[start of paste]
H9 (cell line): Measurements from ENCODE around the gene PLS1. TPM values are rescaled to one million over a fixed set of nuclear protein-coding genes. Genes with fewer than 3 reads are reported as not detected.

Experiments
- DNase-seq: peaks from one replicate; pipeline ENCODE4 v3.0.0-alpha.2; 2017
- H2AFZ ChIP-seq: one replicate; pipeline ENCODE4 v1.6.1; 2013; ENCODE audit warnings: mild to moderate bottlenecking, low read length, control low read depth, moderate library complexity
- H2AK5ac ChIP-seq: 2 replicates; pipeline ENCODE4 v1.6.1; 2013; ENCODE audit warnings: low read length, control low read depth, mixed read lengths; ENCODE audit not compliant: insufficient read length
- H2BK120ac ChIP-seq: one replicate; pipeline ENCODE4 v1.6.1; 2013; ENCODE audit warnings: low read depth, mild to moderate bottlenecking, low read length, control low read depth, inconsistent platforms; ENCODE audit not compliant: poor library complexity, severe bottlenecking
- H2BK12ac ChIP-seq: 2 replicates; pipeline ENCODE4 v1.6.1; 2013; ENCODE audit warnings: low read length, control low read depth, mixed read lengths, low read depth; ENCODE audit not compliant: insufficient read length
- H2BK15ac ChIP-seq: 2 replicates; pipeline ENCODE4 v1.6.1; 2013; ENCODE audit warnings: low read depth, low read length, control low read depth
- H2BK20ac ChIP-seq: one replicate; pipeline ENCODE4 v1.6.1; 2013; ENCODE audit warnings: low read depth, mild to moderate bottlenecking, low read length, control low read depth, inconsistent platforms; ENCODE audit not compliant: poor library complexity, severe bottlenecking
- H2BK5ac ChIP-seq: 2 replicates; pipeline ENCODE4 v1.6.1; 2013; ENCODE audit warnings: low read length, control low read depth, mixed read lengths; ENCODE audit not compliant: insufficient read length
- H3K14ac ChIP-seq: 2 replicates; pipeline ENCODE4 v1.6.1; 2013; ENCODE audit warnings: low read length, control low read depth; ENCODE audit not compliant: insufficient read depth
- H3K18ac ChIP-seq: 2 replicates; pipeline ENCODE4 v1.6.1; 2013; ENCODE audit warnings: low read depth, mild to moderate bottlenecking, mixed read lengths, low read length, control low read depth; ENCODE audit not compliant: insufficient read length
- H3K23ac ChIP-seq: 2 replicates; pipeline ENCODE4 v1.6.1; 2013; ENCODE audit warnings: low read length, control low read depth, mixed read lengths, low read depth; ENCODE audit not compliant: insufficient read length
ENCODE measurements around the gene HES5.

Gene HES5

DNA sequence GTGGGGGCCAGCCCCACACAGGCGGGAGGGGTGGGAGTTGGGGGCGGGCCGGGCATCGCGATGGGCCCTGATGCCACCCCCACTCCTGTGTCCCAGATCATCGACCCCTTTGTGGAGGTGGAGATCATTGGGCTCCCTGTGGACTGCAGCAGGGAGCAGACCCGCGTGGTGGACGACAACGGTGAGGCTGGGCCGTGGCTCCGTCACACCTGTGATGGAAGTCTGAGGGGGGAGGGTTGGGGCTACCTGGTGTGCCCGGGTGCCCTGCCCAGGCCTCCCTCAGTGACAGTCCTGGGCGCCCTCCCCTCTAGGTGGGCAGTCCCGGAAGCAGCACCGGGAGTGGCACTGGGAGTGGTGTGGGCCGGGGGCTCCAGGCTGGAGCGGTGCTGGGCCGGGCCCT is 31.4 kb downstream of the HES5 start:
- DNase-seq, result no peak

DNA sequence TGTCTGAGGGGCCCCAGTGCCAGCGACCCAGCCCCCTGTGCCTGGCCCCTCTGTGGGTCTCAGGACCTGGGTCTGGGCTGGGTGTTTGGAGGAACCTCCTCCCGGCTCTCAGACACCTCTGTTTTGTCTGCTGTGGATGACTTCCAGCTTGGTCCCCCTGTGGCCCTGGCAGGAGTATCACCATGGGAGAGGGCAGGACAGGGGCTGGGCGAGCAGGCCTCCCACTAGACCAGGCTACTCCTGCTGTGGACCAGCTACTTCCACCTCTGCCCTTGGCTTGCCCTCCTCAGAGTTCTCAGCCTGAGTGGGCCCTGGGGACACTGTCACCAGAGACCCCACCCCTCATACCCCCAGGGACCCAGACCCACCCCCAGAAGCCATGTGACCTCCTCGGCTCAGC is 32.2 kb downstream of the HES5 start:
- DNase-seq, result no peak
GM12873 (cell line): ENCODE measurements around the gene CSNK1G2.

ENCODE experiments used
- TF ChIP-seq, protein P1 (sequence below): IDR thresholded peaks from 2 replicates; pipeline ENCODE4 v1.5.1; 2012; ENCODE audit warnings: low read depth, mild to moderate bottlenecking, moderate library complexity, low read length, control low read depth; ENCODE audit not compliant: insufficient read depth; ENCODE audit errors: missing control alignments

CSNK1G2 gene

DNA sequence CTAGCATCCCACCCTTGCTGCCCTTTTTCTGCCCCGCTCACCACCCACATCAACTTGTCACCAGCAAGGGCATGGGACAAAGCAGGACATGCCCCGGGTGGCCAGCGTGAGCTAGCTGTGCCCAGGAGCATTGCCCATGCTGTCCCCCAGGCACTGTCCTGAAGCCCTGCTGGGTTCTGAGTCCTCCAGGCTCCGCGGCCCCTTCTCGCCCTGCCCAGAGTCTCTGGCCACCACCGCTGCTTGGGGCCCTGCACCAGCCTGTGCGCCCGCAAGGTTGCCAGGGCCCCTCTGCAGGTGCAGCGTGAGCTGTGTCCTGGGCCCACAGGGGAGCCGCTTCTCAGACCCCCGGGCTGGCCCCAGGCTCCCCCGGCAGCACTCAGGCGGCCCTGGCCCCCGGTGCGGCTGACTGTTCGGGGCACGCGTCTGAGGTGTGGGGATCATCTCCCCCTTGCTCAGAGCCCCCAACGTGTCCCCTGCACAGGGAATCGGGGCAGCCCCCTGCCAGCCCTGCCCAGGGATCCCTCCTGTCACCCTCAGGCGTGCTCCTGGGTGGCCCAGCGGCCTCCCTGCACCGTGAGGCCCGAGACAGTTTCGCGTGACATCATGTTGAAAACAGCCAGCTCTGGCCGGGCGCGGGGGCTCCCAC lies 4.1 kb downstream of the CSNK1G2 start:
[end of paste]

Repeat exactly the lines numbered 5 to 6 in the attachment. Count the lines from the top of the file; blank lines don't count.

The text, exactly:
- H2AK5ac ChIP-seq: 2 replicates; pipeline ENCODE4 v1.6.1; 2013; ENCODE audit warnings: low read length, control low read depth, mixed read lengths; ENCODE audit not compliant: insufficient read length
- H2BK120ac ChIP-seq: one replicate; pipeline ENCODE4 v1.6.1; 2013; ENCODE audit warnings: low read depth, mild to moderate bottlenecking, low read length, control low read depth, inconsistent platforms; ENCODE audit not compliant: poor library complexity, severe bottlenecking